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Search for tag "Renaissance"

  1. from the Chronology
  2. from the Chronology Canada
  3. from the Main Catalog

from the chronology

date event locations tags see also
1954 9 Jun The passing of Alain LeRoy Locke (b. September 13, 1885, in Philadelphia, Pennsylvania.) in New York. He was laid to rest in Congressional Cemetery in Washington DC.
  • Locke graduated from Harvard University and was the first African American to win a prestigious Rhodes Scholarship. Despite his intellect and clear talent, Locke faced significant barriers as an African American. Though he was selected as the first African-American Rhodes Scholar, Locke was denied admission to several colleges at the University of Oxford because of his race. He finally gained entry into Hertford College, where he studied from 1907 to 1910. Locke also studied philosophy at the University of Berlin during his years abroad. He subsequently received a doctorate in philosophy from Harvard and taught at Howard University. Locke publicized the Harlem Renaissance to a wide audience.
  • Locke declared his belief in the Bahá'í Faith in 1918. He is thus among a list of some 40 known African Americans to join the religion during the ministry of ‘Abdu’l-Bahá. His philosophical writings promoted pluralism, cultural relativism and self-expression. [Uplifting Words; Wikipedia]
  • See his article "Impressions of Haifa". [BW3p527-528]
  • See also his article "The Orientation of Hope". [BW5p527-528]
  • See Alain Locke: Bahá'í Philosopher by Christopher Buck.
  • See Bahá'í Chronicles.
  • See Bahá'í Teachings.
  • See Uplifting Words.
  • The US Postal Service issued a series of stamps entitles Great Literary Movement: The voices of the Harlem Renaissance Forever on 21 May 2020.
  • Find a grave.
  • Philadelphia; New York Alain Locke; In Memoriam; Philosophy; Race amity; Race unity; Harlem Renaissance; African Americans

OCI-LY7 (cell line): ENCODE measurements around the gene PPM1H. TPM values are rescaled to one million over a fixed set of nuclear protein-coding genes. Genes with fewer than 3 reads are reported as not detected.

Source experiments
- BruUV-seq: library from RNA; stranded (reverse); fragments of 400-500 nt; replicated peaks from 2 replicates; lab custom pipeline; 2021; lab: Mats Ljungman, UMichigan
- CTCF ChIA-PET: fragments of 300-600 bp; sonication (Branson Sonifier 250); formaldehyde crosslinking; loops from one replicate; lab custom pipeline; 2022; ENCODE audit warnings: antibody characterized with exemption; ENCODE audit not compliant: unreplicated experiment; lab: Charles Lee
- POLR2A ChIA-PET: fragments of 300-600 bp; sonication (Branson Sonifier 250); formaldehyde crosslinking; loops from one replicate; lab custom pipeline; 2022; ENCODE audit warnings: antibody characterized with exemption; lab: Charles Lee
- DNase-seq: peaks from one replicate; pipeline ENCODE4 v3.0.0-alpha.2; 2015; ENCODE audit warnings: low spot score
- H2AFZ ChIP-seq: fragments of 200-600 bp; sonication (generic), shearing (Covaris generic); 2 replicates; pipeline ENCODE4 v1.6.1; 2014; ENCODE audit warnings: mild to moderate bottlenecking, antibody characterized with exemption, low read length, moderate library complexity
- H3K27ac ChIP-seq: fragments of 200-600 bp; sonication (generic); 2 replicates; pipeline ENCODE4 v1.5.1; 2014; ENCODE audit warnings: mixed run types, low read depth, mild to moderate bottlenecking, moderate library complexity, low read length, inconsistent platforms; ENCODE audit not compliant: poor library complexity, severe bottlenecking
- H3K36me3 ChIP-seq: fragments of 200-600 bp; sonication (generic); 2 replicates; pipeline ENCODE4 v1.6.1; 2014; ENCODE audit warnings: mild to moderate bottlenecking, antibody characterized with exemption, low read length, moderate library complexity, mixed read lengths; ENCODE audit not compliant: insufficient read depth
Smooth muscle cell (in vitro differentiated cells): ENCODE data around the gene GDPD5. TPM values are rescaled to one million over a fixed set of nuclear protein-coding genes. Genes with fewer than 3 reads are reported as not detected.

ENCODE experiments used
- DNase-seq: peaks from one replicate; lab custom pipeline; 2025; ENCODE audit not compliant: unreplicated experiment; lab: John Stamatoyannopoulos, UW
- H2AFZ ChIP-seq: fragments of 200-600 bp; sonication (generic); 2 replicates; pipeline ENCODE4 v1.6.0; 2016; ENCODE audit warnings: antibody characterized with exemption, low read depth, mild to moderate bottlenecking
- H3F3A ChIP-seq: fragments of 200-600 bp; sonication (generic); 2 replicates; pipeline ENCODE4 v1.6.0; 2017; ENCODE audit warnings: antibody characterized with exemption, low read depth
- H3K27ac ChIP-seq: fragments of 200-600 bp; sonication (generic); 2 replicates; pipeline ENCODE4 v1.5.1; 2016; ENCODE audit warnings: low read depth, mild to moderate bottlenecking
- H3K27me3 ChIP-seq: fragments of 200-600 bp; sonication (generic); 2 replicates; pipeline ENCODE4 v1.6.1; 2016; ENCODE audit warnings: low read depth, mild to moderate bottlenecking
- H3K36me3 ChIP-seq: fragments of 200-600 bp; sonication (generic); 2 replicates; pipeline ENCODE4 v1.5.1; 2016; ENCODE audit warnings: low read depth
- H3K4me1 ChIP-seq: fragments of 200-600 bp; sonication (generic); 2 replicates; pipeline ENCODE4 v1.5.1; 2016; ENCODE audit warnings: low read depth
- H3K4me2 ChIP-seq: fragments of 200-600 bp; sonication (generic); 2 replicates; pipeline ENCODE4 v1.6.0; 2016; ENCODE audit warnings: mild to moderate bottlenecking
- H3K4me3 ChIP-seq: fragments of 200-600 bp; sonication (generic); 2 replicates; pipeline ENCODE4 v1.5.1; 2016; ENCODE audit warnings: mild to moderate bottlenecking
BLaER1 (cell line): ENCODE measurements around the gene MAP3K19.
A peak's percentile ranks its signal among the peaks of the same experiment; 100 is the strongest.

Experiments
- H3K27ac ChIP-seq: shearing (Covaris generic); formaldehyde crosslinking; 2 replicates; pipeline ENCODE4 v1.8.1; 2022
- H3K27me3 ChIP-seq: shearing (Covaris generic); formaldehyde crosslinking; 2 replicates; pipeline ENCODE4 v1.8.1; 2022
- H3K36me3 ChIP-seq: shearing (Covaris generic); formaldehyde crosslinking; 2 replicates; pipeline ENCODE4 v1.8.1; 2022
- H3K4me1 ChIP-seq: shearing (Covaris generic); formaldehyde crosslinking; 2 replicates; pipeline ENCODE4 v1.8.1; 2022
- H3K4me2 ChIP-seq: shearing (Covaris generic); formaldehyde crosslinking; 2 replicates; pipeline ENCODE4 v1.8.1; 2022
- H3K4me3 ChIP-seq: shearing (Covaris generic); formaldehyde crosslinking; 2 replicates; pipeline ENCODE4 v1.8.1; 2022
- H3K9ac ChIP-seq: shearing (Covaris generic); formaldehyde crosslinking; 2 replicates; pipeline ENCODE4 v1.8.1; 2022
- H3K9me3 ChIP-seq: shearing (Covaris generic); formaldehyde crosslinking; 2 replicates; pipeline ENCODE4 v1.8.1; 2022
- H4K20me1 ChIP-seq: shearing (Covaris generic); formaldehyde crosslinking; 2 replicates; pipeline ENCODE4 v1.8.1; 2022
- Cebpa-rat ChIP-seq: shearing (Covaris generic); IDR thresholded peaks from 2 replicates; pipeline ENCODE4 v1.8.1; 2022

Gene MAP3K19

from the chronology of Canada

    from the main catalogue

    1. Andalusí Theosophy: A Recontextualization, by Vahid Brown, in Lights of Irfan, Volume 7 (2006). [about]
    2. Harlem Renaissance, by Christopher Buck, in The American Mosaic: The African American Experience (2013). [about]
    3. La Cultura Hispano Árabe en Latino América, by Boris Handal, in Polis, 3:9 (2004). The influence of the Hispano-Arab culture in Latin American history, from a linguistic point of view, and through the development of the humanities and sciences such as mathematics, astronomy, and medicine. [about]
    4. Medieval Islam: The Influence of Islam on Judaism and Christianity, by Anjam Khursheed, in Singapore Bahá'í Studies Review, vol. 2 (1997). Prior to the Renaissance, Islam inspired revivals in the cultural traditions of Christianity and Judaism, indicating a harmony between the three religions. The reforms inspired by Islam were a prelude to the modern scientific revolution. [about]
    5. Permanence of Change, The: Contemporary Sociological and Bahá'í Perspectives, by Hoda Mahmoudi, in Journal of Bahá'í Studies, 18 (2008). Sociohistorical changes of the Axial Age and the Renaissance, sociological views on modernity and its contemporary challenges, and key features of modernity as identified in the Bahá’í writings as "the universal awakening of historical consciousness." [about]
    6. Rabindranath Tagore: Some Encounters with Bahá'ís, by Peter Terry (1992). 'Abdu'l-Baha is alleged to have met India's poet laureate Tagore in Chicago in 1912. This article examines the historical sources for that story. [about]
    7. Seeing Double: The Covenant and the Tablet of Ahmad, by Todd Lawson, in Bahá'í Faith and the World's Religions (2005). The Tablet of Ahmad is believed to have special potency. "Seeing double" means both looking at the words of Scripture, and looking in the direction beyond the words, as indicated by the context. This paper also discusses the meaning of Covenant in Islam. [about]
    8. Themes of 'Abdu'l-Bahá's Tablets of The Divine Plan Illustrated by Scriptural References to the Bible and the Qur'án, by Lameh Fananapazir, in Lights of Irfan, 18 (2017). The Tablets of the Divine Plan, as well as Abdu'l-Baha's Will and Testament and the Tablet of Carmel, are three “Charters” for promotion of the Cause of God, which can also heal the problems facing humanity in its crisis of faith. [about]
     
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